The screenwriter Russell T Davies, whose credits range from Doctor Who to Years and Years, included Three Wheels on My Wagon (the first record he owned,) a moment from Leonard Bernstein’s Mass (to recall his days in a youth theatre company) and ELO’s Mr Blue Sky (the play-in music for his wedding) along with music from his Manchester clubbing days and a favourite song from the 1970s TV drama Rock Follies.
8. Be Yourself
Choose the music that matters most to you, rather than worrying about what others might think. Kirsty Young, presenter of Desert Island Discs from 2006 to 2018, expressed this most unequivocally, when asked by Radio Times in 2017 if she regretted the increasing amount of pop music in all its forms on the programme: “We’re going to play that stuff, because it’s important to people. What we do is reflect; we’re not there to make the medicine go down.” But isn’t Mozart intrinsically more important than, say, the Smurfs? “Absolutely not. If people want to choose the Smurfs, then Smurf away.”
No one has chosen the Smurfs on Desert Island Discs - yet.
9. And once you’ve chosen your final eight...
An even bigger challenge: which one disc will you dash to save when the waves threaten to wash your much-loved choices away? And finally...
10. Choose a book and a luxury
You will find the Complete Works of Shakespeare and a copy of the Bible or your choice of sacred text waiting for you on your island – and you can choose another book. It could be something you’ve always wanted to read, or a lengthy classic to while away the hours. Princess Margaret, George Clooney, Terry Wogan and Debbie Harry all chose Tolstoy’s epic War and Peace. Or it could be a book you’ve always loved, or something to make you laugh – recent choices have included Alice’s Adventures in Wonderland, and Roger’s Profanisaurus, written by the creators of Viz comic and selected by Stephen Merchant.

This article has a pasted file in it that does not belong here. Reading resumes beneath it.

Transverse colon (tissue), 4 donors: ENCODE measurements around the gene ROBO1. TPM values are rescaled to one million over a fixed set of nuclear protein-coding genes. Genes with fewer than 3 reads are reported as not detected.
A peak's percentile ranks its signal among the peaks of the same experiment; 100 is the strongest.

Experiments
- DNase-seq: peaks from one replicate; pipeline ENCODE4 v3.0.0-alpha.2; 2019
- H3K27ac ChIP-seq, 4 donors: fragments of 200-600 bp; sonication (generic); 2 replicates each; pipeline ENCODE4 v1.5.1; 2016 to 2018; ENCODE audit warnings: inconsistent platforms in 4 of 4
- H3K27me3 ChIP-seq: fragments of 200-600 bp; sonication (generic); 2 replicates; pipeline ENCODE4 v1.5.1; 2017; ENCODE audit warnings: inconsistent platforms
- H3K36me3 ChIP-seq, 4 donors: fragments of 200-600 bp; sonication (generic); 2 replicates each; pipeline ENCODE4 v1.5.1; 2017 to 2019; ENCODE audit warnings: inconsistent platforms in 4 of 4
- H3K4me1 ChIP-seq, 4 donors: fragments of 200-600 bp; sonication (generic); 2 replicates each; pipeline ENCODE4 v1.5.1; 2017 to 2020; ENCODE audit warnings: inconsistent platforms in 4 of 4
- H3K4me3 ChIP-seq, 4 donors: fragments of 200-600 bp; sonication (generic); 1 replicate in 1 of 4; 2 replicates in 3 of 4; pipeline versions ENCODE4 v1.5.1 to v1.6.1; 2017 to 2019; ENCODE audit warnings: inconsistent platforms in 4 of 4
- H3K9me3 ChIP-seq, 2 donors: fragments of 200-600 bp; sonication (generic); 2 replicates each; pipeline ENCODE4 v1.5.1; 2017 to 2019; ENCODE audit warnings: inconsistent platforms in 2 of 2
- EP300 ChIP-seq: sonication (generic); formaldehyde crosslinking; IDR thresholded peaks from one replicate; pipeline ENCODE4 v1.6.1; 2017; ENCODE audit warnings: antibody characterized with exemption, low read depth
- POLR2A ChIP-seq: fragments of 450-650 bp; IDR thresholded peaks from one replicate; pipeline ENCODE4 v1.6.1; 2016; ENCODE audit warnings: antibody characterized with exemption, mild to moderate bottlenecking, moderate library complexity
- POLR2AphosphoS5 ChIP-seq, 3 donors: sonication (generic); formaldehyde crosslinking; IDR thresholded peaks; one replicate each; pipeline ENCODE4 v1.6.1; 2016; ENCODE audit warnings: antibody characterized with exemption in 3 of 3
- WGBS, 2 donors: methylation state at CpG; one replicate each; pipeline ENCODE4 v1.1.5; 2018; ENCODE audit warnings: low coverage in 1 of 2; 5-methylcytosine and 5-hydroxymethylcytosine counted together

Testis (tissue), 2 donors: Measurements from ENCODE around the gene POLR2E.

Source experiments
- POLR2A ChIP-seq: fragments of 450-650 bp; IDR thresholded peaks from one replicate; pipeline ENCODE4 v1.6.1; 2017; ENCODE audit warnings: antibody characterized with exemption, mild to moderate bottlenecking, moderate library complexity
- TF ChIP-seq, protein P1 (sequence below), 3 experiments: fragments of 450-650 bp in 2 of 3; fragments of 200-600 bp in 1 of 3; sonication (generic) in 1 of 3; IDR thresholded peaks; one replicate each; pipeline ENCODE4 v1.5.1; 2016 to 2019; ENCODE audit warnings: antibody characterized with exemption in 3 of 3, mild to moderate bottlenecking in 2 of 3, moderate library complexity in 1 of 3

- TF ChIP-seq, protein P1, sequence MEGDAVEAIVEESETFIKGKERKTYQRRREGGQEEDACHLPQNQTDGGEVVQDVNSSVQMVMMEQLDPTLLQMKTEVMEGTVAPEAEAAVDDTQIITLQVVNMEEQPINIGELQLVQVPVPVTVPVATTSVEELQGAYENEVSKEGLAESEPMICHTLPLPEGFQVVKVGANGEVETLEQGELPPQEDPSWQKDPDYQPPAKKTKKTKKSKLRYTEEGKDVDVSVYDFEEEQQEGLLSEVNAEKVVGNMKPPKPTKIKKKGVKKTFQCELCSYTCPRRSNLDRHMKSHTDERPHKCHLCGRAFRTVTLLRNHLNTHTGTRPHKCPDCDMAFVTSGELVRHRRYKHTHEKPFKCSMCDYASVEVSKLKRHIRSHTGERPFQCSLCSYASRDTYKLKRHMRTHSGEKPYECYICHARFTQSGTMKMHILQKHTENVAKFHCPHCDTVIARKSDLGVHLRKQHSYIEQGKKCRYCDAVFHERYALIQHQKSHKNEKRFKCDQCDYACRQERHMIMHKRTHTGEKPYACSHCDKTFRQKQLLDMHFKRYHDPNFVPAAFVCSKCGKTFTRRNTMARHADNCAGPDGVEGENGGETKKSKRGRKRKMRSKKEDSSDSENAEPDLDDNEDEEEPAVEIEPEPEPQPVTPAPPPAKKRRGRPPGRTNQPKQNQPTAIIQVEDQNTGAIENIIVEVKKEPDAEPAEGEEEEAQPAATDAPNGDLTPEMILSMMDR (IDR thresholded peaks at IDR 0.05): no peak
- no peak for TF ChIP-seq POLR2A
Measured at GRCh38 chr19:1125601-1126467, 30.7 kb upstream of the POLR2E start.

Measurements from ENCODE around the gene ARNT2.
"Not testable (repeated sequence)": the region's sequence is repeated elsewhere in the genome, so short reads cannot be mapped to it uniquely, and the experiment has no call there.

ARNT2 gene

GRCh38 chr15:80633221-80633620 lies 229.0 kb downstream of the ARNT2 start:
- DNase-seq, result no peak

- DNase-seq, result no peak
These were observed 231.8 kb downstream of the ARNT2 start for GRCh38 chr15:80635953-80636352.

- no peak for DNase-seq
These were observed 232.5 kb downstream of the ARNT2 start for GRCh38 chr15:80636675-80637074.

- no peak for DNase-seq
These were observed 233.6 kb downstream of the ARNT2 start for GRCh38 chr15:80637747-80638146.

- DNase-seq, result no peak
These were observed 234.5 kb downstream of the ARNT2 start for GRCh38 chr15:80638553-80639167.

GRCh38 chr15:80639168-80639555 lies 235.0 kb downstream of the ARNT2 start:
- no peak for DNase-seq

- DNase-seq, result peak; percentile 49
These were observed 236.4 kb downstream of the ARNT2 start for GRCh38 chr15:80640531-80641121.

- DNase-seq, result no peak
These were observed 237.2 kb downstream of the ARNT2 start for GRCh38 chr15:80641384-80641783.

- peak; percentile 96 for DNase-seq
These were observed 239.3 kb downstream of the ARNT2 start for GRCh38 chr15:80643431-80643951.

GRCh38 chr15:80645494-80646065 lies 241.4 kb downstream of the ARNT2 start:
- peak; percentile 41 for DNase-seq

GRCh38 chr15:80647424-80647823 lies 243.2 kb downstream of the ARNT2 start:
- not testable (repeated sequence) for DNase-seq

And then you must choose a luxury – something to make your time on the island more pleasurable, rather than anything too practical. Over the decades, pens and paper, coffee, tea, wine, photo albums, musical instruments, telescopes, beds, pillows and baths have long been popular. Theatre director Marianne Elliott requested a bath with three taps: hot and cold water and wine. It can be a simple, everyday pleasure – Ed Sheeran asked for a lifetime’s supply of ketchup - but here are five luxury requests which might spark some ideas of your own:
Sue Perkins – a hair of her deceased dog, Pickle (her book choice was How to Clone Your Dog)
Miranda Hart – Wimbledon Centre Court, racquet, balls and a ball machine
Hugh Laurie – a double set of throwing knives: "To be able to knock the pip on an ace of spades at 20 paces would be a great thing"
Kathy Burke – life-size laminated photo of James Caan from Dragon’s Den: "I’d like it laminated so I can body surf on him"
John Cooper Clarke - a boulder of opium twice the size of his head